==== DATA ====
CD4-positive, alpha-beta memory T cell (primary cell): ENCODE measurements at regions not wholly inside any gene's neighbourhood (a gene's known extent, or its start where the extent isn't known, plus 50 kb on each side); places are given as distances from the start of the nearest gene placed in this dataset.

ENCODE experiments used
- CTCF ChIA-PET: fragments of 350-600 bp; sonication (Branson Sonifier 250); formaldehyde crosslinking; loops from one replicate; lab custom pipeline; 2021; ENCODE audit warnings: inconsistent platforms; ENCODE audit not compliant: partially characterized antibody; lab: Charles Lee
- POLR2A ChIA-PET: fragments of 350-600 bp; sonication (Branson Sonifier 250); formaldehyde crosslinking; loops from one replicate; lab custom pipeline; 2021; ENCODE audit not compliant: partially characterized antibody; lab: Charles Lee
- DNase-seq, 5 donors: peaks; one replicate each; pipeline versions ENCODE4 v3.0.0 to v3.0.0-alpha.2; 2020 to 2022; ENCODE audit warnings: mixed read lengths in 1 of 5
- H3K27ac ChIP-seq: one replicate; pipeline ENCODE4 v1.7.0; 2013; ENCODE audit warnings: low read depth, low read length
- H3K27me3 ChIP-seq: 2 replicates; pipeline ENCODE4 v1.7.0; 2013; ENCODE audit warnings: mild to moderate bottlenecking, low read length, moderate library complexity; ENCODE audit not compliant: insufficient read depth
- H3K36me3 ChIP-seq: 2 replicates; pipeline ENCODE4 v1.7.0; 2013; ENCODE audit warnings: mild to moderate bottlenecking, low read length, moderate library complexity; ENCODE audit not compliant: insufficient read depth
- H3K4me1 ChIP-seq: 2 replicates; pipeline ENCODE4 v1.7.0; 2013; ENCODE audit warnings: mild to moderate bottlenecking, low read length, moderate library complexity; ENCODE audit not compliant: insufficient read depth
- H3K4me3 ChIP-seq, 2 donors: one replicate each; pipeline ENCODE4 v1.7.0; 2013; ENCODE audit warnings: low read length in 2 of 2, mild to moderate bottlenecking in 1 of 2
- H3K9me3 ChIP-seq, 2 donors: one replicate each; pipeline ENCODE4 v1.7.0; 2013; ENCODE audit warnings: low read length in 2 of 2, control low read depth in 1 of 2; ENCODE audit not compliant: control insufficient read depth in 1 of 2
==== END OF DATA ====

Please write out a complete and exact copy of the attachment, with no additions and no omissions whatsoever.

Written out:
CD4-positive, alpha-beta memory T cell (primary cell): ENCODE measurements at regions not wholly inside any gene's neighbourhood (a gene's known extent, or its start where the extent isn't known, plus 50 kb on each side); places are given as distances from the start of the nearest gene placed in this dataset.

ENCODE experiments used
- CTCF ChIA-PET: fragments of 350-600 bp; sonication (Branson Sonifier 250); formaldehyde crosslinking; loops from one replicate; lab custom pipeline; 2021; ENCODE audit warnings: inconsistent platforms; ENCODE audit not compliant: partially characterized antibody; lab: Charles Lee
- POLR2A ChIA-PET: fragments of 350-600 bp; sonication (Branson Sonifier 250); formaldehyde crosslinking; loops from one replicate; lab custom pipeline; 2021; ENCODE audit not compliant: partially characterized antibody; lab: Charles Lee
- DNase-seq, 5 donors: peaks; one replicate each; pipeline versions ENCODE4 v3.0.0 to v3.0.0-alpha.2; 2020 to 2022; ENCODE audit warnings: mixed read lengths in 1 of 5
- H3K27ac ChIP-seq: one replicate; pipeline ENCODE4 v1.7.0; 2013; ENCODE audit warnings: low read depth, low read length
- H3K27me3 ChIP-seq: 2 replicates; pipeline ENCODE4 v1.7.0; 2013; ENCODE audit warnings: mild to moderate bottlenecking, low read length, moderate library complexity; ENCODE audit not compliant: insufficient read depth
- H3K36me3 ChIP-seq: 2 replicates; pipeline ENCODE4 v1.7.0; 2013; ENCODE audit warnings: mild to moderate bottlenecking, low read length, moderate library complexity; ENCODE audit not compliant: insufficient read depth
- H3K4me1 ChIP-seq: 2 replicates; pipeline ENCODE4 v1.7.0; 2013; ENCODE audit warnings: mild to moderate bottlenecking, low read length, moderate library complexity; ENCODE audit not compliant: insufficient read depth
- H3K4me3 ChIP-seq, 2 donors: one replicate each; pipeline ENCODE4 v1.7.0; 2013; ENCODE audit warnings: low read length in 2 of 2, mild to moderate bottlenecking in 1 of 2
- H3K9me3 ChIP-seq, 2 donors: one replicate each; pipeline ENCODE4 v1.7.0; 2013; ENCODE audit warnings: low read length in 2 of 2, control low read depth in 1 of 2; ENCODE audit not compliant: control insufficient read depth in 1 of 2